PURPOSE: To estimate the annual COPD-related costs and health-related quality of life (HRQOL) in patients with moderate to severe COPD in Canada.
METHODS: Respirologists, internists, and family practitioners enrolled patients with an established diagnosis of moderate to severe COPD (GOLD stages II and III) confirmed by post-bronchodilator spirometry. Patient information and health care resources related to COPD maintenance and physician-documented exacerbations over the previous year were obtained by chart review and patient survey. Patients also completed the EuroQol 5 Dimensions (EQ-5D) once at enrolment. Unit costs (2009/2010$CAD) were applied to the resources.
RESULTS: A total of 285 patients (59.3% male; mean values: age 70.4 years; pack-years smoked 45.6; COPD duration 8.2 years; post-bronchodilator FEV1 58.0 % predicted) were enrolled by 23 sites across Canada. The average annual COPD-related cost per patient was $4,147 (95% confidence interval: $3,421 to $4,873). Across all 285 patients, maintenance cost was $2,475 and treatment of exacerbation cost was $1,673. Ninety-eight patients (34%) experienced a total of 157 exacerbations. Treatment of these exacerbations included medications and outpatient care, 19 emergency room visits and 40 hospitalizations (mean length of stay 8.9 days). The mean cost per exacerbation was $3,036. The mean EQ-5D utility and EQ visual analogue scale (VAS) scores were 0.74 and 68.25, respectively. Both the EQ-5D and EQ VAS scores were correlated with COPD-related total costs and maintenance costs (p±0.01), but neither were correlated with the FEV1 % predicted, nor with the exacerbation costs.
CONCLUSION: The annual cost of maintenance and exacerbation therapy of GOLD stages II and III COPD patients was substantial to the Canadian health care system. Patient health-related quality of life was related to health care utilization for COPD, but was not related to impairment in lung function.
CLINICAL IMPLICATIONS: New interventions that can mitigate COPD-related events may be cost-effective. HRQOL questionnaires have value in clinical practice.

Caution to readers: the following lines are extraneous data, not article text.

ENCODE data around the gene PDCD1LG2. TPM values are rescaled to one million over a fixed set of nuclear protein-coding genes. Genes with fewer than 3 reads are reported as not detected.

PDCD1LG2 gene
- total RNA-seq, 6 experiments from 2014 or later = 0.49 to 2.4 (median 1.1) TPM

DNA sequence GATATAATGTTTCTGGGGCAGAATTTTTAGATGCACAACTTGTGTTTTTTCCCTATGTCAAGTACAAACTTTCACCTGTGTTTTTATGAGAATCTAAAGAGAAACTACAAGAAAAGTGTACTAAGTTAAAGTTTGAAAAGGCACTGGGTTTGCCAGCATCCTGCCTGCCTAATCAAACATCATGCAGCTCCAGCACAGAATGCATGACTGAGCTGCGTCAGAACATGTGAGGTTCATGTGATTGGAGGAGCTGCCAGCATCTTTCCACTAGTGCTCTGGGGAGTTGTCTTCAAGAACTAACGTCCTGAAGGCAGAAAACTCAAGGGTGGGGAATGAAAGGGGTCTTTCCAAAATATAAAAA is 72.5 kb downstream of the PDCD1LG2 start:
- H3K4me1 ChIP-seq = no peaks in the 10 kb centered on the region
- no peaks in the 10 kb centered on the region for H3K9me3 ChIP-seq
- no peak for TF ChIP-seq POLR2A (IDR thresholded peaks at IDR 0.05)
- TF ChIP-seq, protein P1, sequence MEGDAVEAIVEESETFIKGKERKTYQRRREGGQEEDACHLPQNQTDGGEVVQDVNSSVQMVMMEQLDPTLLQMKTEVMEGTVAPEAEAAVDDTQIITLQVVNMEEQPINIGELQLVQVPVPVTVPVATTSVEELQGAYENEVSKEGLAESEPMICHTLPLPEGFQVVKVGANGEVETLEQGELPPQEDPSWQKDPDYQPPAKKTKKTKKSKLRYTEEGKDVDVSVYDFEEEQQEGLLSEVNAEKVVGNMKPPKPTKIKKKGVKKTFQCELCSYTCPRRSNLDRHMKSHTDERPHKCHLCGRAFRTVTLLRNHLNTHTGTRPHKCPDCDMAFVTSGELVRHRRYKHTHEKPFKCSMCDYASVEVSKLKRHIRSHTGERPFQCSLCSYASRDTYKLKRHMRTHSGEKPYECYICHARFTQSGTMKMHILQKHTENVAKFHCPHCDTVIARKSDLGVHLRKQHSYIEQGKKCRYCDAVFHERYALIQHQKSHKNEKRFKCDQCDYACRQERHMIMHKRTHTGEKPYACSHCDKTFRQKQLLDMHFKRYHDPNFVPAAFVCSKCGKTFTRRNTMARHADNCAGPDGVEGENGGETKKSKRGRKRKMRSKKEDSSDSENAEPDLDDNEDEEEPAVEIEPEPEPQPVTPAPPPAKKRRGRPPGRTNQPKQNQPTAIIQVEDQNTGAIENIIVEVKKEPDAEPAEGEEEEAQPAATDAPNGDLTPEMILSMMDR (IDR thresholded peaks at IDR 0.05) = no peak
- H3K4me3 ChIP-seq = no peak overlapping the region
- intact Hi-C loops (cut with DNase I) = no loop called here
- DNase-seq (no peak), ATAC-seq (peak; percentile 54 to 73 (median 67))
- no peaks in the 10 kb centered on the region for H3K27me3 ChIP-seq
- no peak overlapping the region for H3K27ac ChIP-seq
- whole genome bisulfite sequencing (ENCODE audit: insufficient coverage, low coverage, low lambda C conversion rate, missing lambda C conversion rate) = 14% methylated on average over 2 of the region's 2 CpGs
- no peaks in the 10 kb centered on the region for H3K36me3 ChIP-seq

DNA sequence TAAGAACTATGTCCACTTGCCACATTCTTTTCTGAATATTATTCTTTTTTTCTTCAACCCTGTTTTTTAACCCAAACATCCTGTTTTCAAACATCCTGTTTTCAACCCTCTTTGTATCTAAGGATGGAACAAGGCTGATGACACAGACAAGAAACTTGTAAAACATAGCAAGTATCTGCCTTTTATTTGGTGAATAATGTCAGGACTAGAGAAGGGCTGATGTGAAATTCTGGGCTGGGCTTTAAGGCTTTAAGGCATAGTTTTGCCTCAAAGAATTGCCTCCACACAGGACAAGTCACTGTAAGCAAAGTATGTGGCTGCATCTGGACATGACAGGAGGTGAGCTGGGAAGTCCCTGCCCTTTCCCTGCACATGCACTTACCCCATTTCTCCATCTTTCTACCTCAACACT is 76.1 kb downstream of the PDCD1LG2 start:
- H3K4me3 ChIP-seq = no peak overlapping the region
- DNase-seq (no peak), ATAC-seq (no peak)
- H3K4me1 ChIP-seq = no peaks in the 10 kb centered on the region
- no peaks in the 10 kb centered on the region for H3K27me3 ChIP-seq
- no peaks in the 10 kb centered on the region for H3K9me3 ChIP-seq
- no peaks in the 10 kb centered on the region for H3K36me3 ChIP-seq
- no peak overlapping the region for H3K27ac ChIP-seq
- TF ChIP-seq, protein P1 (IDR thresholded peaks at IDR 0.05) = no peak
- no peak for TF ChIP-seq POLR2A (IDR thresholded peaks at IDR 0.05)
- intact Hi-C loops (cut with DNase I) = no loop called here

DISCLOSURE: M. Reza Maleki-Yazdi, Grant monies (from sources other than industry) Dr. Sy Lam has received honoraria for advisory, speech or organizational works from Alberta Health Services and University of Calgary.; Grant monies (from industry related sources) Dr. Maleki has received honoraria from Novartis, GlaxoSmithKline, Boehringer Ingelheim, AstraZeneca, and Pfizer. Dr. Lam has received honoraria or research grants from Novartis Pharmaceuticals Canada Inc., AstraZeneca Canada Inc., Merck Frosst Canada Ltd., Pfizer Canada Inc., Novo Nordisk Canada Inc., Boehringer Ingelheim (Canada) Ltd., Daiichi Sankyo Pharma Development, Bristol-Myers Squibb Canada Inc., Takeda Global Research & Development Centre, Inc., Sanofi Aventis Canada Inc., Debiopharm S.A., GlaxoSmithKline Inc., Enanta Pharmaceuticals Inc., Bayer Inc., Hoffmann-La Roche Limited, Servier Canada Inc., Eli Lilly Canada, NeurogesX, Inc., Nycomed Canada Inc., Extendicare Canada, Wyeth Canada, Sepracor Pharmaceuticals, Inc., Janssen Ortho Inc., Lundbeck Canada Inc., Bayer HealthCare., Schering-Plough Canada Inc., Proctor & Gamble Pharmaceuticals Canada Inc., Abbott Laboratories Ltd, Biovail Pharmaceuticals.; Shareholder Suzanne Kelly holds shares and stock options in Novartis Pharmaceuticals Canada.; Employee Heide Hass, Martin Barbeau and Suzanne Kelly are employed by Novartis Pharmaceuticals Canada.; Consultant fee, speaker bureau, advisory committee, etc. Valery Walker and Raina Rogoza are paid consultants for Novartis Pharmaceuticals Canada.; No Product/Research Disclosure Information